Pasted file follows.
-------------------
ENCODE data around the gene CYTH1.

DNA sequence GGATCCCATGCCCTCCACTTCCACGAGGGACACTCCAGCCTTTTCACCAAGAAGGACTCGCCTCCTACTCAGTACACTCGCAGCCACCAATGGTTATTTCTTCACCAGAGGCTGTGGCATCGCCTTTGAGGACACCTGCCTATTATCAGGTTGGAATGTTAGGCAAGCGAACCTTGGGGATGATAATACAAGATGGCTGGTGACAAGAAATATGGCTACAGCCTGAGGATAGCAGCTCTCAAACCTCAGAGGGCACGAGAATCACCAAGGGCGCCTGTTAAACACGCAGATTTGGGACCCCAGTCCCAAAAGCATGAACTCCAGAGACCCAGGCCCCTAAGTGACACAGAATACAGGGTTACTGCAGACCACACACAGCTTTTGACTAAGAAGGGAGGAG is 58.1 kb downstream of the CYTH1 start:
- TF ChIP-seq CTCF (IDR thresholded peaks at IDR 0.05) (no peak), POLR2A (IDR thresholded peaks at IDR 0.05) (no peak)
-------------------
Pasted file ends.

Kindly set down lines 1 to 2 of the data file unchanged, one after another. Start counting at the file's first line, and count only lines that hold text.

ENCODE data around the gene CYTH1.

DNA sequence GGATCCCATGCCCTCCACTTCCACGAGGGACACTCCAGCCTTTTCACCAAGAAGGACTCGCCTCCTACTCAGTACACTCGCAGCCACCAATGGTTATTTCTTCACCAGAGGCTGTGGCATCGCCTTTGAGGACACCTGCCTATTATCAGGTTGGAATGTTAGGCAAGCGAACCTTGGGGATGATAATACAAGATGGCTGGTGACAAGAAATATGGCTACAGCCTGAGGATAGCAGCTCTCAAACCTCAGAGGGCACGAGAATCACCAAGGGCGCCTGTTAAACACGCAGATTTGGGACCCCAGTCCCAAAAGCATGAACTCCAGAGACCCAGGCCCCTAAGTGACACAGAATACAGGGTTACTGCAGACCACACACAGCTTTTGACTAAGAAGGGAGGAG is 58.1 kb downstream of the CYTH1 start: